If you’d like an even bigger pool with even less people to share with, head across the small bamboo bridge to the opposite side of the pool, and climb up an easy enough path for another five minutes until you reach a dam. Climbing the concrete steps on the right of the dam reveals a massive pool of beautifully blue water, a natural waterslide, a few small waterfalls, a ropeswing, and another cliff to jump from. The waterslide costs 10 pesos per person for unlimited rides, but looked a bit violent for our taste. Jumping off the cliff near the largest waterfall is free, and a nice seven meter drop to the blue water below.
Over the hour or so we were at the top tier of the falls we didn’t see another foreigner, only a few local kids practicing their flips off of the rope swing and daring each other to jump from the cliff. We had read that the top tier was hard to access, however in dry season when we visited we found it easy enough to walk in flip flops without worries.
Canyoning (or canyoneering) is a popular tour that is sold around Moalboal, and we must have seen two dozen shops on our way to and from the falls, all selling the same tour. For somewhere between 750 – 1600 pesos per person (we were offered the same trip within that huge price range by various people) you can jump off a few cliffs and swim through the falls. A few travelers we met really enjoyed the trip, however we’ve done a bit of canyoning and were trying to keep the cost down during this particular visit. If you are interested in canyoning you may try a few of the shops closer to the falls since that’s where we had the 750 per person offer.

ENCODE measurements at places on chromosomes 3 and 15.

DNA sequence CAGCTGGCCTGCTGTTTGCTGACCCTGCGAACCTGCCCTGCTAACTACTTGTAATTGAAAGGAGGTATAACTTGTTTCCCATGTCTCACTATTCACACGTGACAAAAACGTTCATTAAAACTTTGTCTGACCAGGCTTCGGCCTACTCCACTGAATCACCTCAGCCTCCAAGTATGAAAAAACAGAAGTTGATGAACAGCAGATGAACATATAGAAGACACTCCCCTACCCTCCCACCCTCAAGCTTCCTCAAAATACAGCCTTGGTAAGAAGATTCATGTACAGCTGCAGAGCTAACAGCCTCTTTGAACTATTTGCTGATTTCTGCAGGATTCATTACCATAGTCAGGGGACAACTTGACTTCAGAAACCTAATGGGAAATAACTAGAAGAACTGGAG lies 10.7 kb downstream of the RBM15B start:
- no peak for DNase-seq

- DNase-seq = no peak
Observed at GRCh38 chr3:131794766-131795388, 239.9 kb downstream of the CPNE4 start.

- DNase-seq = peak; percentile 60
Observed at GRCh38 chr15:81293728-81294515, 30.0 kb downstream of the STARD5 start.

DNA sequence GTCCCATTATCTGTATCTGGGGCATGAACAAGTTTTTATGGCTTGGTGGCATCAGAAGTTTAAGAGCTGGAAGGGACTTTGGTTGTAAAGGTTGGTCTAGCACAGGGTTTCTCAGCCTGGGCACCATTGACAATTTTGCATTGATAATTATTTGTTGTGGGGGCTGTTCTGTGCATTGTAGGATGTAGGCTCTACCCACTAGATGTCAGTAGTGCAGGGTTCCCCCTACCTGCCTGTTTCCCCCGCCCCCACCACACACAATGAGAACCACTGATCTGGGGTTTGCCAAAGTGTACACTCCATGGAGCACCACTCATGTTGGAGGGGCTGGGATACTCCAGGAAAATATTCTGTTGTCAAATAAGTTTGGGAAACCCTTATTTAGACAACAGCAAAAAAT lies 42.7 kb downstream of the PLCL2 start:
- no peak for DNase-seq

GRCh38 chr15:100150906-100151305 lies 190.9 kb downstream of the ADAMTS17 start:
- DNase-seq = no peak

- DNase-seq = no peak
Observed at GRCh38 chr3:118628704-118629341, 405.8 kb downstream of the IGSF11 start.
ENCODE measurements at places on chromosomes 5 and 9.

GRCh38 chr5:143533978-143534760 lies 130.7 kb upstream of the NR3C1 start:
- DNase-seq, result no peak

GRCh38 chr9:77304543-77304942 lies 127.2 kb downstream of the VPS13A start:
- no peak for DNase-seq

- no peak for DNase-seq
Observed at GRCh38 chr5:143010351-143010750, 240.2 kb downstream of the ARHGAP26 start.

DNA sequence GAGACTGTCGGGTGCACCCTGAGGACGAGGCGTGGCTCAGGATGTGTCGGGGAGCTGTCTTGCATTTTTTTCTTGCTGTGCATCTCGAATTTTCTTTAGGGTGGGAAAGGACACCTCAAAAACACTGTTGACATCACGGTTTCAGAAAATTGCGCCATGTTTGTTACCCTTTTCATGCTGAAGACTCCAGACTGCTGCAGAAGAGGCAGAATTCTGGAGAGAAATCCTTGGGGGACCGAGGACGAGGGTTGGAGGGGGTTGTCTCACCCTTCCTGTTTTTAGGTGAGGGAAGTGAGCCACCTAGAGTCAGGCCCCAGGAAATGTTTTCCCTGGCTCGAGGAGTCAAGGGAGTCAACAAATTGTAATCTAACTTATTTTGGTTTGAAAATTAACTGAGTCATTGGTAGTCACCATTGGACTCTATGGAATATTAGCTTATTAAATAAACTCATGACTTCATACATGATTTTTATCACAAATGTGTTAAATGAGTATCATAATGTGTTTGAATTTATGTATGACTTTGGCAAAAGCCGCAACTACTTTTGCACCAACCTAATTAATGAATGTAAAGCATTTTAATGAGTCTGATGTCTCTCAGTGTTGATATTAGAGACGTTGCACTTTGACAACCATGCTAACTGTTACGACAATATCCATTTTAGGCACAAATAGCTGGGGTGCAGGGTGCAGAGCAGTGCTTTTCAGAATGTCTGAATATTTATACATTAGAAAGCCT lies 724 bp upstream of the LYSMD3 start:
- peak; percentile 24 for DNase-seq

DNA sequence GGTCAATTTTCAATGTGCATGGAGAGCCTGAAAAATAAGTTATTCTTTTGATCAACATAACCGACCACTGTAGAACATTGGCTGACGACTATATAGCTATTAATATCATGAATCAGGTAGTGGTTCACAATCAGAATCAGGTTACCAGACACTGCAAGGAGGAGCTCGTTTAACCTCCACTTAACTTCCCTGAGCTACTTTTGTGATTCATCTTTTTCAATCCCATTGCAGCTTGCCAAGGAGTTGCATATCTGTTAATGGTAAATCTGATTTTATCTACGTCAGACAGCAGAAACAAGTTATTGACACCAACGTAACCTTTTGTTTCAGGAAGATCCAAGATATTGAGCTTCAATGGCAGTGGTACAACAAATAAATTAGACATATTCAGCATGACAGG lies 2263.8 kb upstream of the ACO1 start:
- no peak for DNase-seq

Other Must See Attractions Nearby: The Sardine Run
On the west coast of Moalboal near Moalboal Backpacker Lodge is an incredible sardine run just off the coast. Skip taking the island hopping trip since only one of the four destinations is more than a hundred meters from the coast, and rent a mask and jump in where all of the boats are anchored! We made the mistake of taking an island hopping tour, and the only island we went to was surrounded by decently nice coral, very few fish, and tons of visitors. The other three destinations were meters off the coast, where we could have walked to faster than the boat took us.
One of the young men who crewed the boat we took (he was maybe 10 at the oldest) told us before we visited the sardines, “You can see either a million, or even a billion!” He was right, there were somewhere in the range of a billion sardines, more than either of us had seen in our lives, all swimming in a tight group just off the shore.
Jumping into the water, the sardines scattered in every direction, only to regroup and continue swimming past us. The sardine run looked like a freeway of fish, all swimming in a constant flow. Giant turtles swam by from time to time, but interacting with the sardines was by far the most interesting part of our visit. We’ve been scuba diving and snorkeling all over the world and have seen some pretty incredible sea life, and this experience ranked up there with the best of them for us.
The highest point on Cebu Island, Osmena Peak isn’t much of a hike, but the scenery is out of this world! At 3,323 feet, or just over 1,000 meters tall, Osmena Peak is surrounded by small peaks in every direction, reminding us of the Chocolate Hills of Bohol, but much more dramatic. For more information on this hike, check out our post here.